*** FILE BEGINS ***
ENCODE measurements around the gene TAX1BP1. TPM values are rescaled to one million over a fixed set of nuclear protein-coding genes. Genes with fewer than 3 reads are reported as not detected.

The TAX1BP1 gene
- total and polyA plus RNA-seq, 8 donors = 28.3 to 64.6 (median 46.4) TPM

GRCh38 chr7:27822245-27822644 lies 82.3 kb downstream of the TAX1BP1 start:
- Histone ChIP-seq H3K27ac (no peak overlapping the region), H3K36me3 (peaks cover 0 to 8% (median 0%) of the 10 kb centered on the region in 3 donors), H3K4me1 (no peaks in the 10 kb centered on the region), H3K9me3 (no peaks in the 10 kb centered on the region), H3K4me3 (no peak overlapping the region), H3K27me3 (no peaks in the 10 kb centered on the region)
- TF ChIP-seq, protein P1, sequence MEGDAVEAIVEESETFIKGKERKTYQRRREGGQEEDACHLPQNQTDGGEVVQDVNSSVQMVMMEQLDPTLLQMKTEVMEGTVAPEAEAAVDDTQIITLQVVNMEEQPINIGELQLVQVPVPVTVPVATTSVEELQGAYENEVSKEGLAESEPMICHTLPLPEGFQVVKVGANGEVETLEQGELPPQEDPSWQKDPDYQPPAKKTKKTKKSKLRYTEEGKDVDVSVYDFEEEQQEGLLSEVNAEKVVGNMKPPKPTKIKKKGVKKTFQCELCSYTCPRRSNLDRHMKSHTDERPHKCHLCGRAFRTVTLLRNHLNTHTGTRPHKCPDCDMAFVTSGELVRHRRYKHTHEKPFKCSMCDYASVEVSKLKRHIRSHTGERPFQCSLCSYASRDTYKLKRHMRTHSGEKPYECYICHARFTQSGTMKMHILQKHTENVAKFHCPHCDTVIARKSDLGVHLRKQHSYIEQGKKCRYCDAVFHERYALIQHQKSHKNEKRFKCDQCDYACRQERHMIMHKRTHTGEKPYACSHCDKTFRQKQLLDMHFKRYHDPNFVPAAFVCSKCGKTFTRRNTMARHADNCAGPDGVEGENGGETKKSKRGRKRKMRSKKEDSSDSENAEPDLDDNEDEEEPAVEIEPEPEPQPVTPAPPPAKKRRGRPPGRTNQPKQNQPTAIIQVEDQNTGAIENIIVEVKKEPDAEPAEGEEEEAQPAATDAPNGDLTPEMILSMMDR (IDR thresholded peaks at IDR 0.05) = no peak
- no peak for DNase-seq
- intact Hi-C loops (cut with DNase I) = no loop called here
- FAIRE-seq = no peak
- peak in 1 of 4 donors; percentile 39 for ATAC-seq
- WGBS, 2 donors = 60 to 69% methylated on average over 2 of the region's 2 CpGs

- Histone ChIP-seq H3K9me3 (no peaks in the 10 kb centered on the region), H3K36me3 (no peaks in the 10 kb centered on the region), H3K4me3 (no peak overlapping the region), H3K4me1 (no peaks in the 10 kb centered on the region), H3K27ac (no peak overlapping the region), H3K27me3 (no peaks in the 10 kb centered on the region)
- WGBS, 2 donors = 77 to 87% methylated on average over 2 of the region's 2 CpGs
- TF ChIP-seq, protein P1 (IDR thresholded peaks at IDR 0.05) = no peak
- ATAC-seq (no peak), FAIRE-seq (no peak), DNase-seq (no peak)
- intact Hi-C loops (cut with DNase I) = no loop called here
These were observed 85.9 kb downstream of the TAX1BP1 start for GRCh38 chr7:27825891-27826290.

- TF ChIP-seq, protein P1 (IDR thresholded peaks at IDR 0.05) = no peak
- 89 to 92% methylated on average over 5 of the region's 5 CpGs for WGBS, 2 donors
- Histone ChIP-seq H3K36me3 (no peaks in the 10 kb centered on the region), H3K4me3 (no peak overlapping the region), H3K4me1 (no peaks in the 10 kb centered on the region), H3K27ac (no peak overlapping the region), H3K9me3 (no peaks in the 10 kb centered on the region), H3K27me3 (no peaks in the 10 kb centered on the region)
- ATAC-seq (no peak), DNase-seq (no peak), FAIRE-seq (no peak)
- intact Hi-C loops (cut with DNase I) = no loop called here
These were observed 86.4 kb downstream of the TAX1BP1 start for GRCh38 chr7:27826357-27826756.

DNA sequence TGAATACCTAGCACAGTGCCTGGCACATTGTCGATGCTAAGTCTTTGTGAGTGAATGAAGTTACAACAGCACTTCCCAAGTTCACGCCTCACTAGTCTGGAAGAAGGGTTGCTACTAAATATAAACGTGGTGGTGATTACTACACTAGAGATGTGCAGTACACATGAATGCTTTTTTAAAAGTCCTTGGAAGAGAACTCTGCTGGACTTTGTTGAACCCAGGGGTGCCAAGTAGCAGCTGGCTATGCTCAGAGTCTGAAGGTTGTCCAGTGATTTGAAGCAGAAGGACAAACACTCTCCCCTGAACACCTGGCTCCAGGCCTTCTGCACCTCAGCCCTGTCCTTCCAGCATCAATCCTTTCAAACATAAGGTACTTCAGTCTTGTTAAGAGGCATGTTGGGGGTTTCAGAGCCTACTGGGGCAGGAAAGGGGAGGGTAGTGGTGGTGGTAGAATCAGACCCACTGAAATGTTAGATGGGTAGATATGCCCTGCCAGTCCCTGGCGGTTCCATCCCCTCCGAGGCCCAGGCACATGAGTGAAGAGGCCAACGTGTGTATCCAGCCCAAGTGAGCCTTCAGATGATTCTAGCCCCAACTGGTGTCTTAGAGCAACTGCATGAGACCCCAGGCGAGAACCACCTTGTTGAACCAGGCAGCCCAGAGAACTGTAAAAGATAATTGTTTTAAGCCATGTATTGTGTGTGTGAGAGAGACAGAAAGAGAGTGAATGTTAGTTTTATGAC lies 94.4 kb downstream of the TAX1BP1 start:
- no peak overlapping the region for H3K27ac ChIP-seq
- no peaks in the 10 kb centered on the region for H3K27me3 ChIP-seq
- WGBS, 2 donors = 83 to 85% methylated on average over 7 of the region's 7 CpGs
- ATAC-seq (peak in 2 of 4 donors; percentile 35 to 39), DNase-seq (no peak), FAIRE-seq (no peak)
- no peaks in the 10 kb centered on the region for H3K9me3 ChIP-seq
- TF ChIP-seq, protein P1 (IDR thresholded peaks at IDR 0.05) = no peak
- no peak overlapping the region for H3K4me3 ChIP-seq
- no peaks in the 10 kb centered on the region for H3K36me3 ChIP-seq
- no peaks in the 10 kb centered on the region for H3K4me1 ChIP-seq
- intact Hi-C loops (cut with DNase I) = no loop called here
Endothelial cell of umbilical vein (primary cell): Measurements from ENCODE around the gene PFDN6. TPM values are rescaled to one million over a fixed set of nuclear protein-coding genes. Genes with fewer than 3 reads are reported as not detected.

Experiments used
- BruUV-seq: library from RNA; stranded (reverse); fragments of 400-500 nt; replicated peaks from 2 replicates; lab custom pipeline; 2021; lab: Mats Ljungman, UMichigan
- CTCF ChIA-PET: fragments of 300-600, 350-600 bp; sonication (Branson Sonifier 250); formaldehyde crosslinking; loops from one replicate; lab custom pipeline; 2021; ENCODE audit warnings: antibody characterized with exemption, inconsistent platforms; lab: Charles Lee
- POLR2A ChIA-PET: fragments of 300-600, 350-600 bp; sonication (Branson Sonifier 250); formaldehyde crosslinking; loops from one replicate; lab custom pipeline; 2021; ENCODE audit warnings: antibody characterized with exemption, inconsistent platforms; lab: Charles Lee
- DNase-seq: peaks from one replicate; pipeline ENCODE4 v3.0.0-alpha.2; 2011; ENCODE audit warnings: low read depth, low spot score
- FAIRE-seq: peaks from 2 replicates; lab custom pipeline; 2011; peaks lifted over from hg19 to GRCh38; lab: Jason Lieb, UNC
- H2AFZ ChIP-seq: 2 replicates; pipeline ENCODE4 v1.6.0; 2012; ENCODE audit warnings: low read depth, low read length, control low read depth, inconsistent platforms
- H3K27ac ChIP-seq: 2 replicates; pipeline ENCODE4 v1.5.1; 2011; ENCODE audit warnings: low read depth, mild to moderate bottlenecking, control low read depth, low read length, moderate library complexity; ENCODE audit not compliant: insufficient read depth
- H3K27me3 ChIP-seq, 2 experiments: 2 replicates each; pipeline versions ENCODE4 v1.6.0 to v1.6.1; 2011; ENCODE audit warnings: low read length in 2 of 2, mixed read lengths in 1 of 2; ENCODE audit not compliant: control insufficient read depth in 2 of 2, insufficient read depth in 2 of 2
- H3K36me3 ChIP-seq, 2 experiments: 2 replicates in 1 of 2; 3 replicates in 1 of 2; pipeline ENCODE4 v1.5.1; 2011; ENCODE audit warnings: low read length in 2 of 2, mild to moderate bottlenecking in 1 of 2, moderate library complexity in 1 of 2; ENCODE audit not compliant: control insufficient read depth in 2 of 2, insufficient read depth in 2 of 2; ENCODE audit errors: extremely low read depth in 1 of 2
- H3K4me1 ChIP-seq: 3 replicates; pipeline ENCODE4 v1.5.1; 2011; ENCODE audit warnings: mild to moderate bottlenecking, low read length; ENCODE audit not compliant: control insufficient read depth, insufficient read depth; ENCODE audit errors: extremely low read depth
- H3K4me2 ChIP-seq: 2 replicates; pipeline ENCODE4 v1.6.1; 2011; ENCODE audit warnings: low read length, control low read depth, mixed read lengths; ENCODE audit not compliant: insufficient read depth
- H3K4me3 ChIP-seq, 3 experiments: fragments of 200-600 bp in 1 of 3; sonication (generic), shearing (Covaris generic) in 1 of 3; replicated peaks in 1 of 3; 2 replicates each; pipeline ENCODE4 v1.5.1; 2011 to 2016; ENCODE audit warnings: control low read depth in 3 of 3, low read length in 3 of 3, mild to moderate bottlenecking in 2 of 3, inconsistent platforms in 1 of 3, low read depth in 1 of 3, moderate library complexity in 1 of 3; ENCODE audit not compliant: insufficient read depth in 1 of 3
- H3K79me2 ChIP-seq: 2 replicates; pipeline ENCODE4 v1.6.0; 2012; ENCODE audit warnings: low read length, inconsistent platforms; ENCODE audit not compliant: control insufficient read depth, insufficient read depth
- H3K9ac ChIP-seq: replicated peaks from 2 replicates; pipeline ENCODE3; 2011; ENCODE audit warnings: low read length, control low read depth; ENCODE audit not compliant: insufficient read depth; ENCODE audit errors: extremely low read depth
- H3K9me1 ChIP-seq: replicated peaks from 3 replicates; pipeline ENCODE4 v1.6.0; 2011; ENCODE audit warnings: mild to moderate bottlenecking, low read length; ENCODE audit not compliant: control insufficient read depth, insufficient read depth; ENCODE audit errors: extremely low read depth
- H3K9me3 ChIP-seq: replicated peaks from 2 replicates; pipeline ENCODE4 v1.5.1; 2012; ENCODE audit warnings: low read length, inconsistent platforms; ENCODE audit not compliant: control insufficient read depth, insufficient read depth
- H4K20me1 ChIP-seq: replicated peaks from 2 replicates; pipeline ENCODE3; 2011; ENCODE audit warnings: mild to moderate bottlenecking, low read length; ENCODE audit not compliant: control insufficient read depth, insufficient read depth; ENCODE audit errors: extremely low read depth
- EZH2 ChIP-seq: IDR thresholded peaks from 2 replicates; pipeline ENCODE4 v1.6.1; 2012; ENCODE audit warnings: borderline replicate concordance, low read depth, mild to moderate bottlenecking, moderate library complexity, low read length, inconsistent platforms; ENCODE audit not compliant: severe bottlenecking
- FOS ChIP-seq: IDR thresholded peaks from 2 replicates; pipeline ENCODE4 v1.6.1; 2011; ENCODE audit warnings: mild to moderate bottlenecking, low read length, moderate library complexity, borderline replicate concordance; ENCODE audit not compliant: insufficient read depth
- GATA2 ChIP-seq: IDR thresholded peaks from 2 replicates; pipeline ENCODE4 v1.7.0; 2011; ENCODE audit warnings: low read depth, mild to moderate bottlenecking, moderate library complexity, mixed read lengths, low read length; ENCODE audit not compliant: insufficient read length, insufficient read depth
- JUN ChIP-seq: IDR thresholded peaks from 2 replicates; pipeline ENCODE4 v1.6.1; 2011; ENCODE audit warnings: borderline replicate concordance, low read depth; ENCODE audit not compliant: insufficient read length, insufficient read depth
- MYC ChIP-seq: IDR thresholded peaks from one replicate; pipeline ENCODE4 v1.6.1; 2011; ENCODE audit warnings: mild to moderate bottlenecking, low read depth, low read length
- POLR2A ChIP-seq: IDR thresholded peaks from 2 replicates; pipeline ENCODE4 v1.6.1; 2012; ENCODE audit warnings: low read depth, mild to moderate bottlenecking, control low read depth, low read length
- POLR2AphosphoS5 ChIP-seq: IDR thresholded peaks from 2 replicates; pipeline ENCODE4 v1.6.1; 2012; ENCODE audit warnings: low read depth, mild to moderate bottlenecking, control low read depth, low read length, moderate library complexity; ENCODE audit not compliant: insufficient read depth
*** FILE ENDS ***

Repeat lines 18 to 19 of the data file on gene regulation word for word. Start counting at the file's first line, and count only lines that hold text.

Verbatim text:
- TF ChIP-seq, protein P1 (IDR thresholded peaks at IDR 0.05) = no peak
- 89 to 92% methylated on average over 5 of the region's 5 CpGs for WGBS, 2 donors